Changeset 1432 for Deliverables


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Timestamp:
Oct 20, 2011, 4:21:29 PM (9 years ago)
Author:
mulligan
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finished d4.2 report

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1 edited

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  • Deliverables/D4.2-4.3/reports/D4-2.tex

    r1428 r1432  
    162162\paragraph{RTLntl (Register Transfer Language --- No Tailcalls)}
    163163This language is a pseudoregister, graph based language where all tailcalls are eliminated.
    164 RTLntl is not present in the O'Caml compiler.
     164RTLntl is not present in the O'Caml compiler, the RTL language is reused for this purpose.
    165165
    166166\paragraph{ERTL (Explicit Register Transfer Language)}
     
    197197The O'Caml compiler is written in the following manner.
    198198Each intermediate language has its own dedicated syntax, notions of internal function, and so on.
    199 Here, we make a distinction between `internal functions'---other functions that are explicitly written by the programmer, and `external functions', which belong to external library and require explictly linking.
    200 Internal functions are represented as a record, consisting of a sequential structure, of some description, of statements, entry and exit points to this structure, and other book keeping devices.
     199Here, we make a distinction between `internal functions'---other functions that are explicitly written by the programmer---and `external functions', which belong to external library and require explictly linking.
     200In particular, IO can be seen as a special case of the `external function' mechanism.
     201Internal functions are represented as a record consisting of a sequential structure of statements, entry and exit points to this structure, and other book keeping devices.
     202This sequential structure can either be a control flow graph or a linearised list of statements, depending on the language.
    201203Translations between intermediate language map syntaxes to syntaxes, and internal function representations to internal function representations explicitly.
    202204
     
    225227In the type above, this parameterisation is realised with the \texttt{params\_\_} record.
    226228As a result of this parameterisation, we have also added a degree of `type safety' to the intermediate languages' syntaxes.
    227 In particular, we note that the \texttt{OP1} constructor expects quite a specific type, in that the two register arguments must both be the accumulator A.
     229In particular, we note that the \texttt{OP1} constructor expects quite a specific type, in that the two register arguments must both be what passes for the accumulator A in that language.
     230In some languages, for example LIN, this is the hardware accumulator, whilst in others this is any pseudoregister.
    228231Contrast this with the \texttt{INT} constructor, which expects a \texttt{generic\_reg}, corresponding to an `arbitrary' register type.
    229232
     
    246249\paragraph{Shared code, reduced proofs}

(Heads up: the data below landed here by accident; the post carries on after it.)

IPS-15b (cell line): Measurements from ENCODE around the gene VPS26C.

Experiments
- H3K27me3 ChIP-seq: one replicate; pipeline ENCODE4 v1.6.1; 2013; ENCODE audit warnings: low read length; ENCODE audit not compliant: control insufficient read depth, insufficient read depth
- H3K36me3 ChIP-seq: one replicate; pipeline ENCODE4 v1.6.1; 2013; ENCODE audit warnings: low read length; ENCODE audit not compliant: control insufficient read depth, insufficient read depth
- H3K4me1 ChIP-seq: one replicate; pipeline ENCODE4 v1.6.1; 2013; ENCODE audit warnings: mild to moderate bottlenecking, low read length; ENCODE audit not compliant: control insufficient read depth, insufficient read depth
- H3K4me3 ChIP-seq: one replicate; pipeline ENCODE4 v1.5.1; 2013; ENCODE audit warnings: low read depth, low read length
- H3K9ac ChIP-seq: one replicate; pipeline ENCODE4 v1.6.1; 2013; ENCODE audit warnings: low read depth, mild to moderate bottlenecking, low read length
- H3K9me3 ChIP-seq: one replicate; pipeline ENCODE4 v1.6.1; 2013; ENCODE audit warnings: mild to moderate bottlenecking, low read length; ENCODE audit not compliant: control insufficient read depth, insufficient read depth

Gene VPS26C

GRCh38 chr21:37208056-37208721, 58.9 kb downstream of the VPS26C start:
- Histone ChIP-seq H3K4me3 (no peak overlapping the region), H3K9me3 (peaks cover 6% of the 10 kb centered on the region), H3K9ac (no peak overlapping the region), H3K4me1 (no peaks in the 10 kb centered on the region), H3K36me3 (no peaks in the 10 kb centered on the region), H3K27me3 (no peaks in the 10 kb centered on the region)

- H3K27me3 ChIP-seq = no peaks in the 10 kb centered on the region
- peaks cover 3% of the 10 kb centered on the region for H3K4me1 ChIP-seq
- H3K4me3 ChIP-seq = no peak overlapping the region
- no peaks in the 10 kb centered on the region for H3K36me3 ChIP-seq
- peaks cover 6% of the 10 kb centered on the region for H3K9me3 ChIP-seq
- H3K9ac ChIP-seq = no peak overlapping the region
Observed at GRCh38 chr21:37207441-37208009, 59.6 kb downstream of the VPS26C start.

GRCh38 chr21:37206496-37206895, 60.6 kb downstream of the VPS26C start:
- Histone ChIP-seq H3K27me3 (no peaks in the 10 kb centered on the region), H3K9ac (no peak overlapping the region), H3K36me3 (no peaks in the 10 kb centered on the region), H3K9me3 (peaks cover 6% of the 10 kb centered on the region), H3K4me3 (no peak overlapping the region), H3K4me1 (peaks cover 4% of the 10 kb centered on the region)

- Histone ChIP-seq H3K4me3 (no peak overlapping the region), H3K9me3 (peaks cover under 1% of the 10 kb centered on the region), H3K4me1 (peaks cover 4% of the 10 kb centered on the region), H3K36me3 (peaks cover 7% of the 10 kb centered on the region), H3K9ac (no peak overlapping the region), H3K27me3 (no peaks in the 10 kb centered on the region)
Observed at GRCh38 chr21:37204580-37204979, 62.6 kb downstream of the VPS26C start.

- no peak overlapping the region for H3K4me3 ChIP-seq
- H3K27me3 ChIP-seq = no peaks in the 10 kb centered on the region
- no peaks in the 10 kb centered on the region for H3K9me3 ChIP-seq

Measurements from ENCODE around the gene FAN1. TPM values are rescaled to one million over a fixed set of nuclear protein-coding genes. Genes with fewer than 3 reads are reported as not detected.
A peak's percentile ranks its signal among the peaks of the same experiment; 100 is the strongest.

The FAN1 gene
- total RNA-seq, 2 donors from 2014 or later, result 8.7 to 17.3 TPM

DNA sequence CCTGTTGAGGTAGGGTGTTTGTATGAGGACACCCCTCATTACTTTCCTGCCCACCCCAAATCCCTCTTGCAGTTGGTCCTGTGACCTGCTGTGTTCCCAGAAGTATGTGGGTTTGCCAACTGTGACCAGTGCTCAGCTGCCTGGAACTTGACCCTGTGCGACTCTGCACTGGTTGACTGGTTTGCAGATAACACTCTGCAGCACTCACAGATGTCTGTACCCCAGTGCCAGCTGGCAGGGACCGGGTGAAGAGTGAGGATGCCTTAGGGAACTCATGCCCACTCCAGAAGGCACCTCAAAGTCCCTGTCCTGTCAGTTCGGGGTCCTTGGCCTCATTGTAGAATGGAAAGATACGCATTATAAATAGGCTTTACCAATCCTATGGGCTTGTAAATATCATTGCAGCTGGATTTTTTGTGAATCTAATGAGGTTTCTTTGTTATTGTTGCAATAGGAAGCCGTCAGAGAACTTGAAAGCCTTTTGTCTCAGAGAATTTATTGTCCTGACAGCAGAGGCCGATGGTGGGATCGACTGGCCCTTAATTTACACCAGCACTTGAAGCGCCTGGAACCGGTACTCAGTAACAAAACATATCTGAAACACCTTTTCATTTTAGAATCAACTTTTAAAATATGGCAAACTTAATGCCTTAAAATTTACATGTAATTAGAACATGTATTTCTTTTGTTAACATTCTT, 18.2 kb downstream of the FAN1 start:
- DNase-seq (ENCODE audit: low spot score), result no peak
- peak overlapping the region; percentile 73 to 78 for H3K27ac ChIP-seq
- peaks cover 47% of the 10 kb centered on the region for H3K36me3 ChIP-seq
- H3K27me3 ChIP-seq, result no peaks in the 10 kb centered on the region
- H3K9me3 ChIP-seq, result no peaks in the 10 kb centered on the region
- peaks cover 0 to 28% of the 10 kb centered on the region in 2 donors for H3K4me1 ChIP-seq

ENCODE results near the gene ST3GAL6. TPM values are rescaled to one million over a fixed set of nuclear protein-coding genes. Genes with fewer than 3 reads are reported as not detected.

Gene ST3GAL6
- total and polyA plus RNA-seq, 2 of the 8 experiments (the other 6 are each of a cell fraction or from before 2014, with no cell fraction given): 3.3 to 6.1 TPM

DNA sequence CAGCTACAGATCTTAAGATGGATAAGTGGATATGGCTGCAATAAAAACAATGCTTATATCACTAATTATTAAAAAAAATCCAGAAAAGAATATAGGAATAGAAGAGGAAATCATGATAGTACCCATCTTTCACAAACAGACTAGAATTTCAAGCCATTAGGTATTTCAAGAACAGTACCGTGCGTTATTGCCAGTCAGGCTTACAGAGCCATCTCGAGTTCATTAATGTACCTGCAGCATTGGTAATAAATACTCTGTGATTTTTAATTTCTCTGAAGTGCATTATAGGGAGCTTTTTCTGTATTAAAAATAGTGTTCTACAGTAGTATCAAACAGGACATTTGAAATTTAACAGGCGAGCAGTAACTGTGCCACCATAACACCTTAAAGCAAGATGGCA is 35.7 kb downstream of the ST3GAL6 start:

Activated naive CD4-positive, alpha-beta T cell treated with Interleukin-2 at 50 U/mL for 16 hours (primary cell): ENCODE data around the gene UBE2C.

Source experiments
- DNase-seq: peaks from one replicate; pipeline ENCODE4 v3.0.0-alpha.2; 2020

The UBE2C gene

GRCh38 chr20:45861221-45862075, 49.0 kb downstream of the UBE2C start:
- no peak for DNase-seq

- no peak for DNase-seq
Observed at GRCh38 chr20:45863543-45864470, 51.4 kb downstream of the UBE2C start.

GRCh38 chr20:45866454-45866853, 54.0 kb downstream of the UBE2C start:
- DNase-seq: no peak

247250Many features of individual backend intermediate languages are shared with other intermediate languages.
    248 For instance, RTLabs, RTL, ERTL and LTL are all graph based languages, where functions are represented as a graph of statements that form their bodies.
     251For instance, RTLabs, RTL, ERTL and LTL are all graph based languages, where functions are represented as a control flow graph of statements that form their bodies.
    249252Functions for adding statements to a graph, searching the graph, and so on, are remarkably similar across all languages, but are duplicated in the O'Caml code.
    250253
     
    267270\end{lstlisting}
    268271In particular, everything that can vary between differing intermediate languages has been parameterised.
    269 Here, we see the number of parameters, the listing of local variables, and the internal code representation has been parameterised.
     272Here, we see the location where to fetch parameters, the listing of local variables, and the internal code representation has been parameterised.
    270273Other particulars are also parameterised, though here omitted.
    271274
    272 Hopefully this abstraction process will reduce the number of proofs that need to be written, dealing with internal functions.
    273 We only need to prove once that fetching a statement's successor is `correct', and we inherit this property for free for every intermediate language.
     275Hopefully this abstraction process will reduce the number of proofs that need to be written, dealing with internal functions of different languages characterised by parameters.
    274276
    275277\paragraph{Dependency on instruction selection}
     
    288290\end{lstlisting}
    289291The capitalised constructors---\texttt{INT}, \texttt{MOVE}, and so on---are all machine specific instructions.
    290 Retargetting the compiler to another microprocessor would entail replacing these constructors with constructors that correspond to the instructions of the new target.
     292Retargetting the compiler to another microprocessor, improving instruction selection, or simply enlarging the subset of the machine language that the compiler can use, would entail replacing these constructors with constructors that correspond to the instructions of the new target.
    291293We feel that this makes which instructions are target dependent, and which are not (i.e. those language specific instructions that fall inside the \texttt{extension} constructor) much more explicit.
     294In the long term, we would really like to try to directly embed the target language in the syntax, in order to reuse the target language's semantics.
    292295
    293296\paragraph{Independent development and testing}
    294297We have essentially modularised the intermediate languages in the compiler backend.
    295 As with any form of modularisation, we reap benefits in the ability to independently test and develop each intermediate language separately.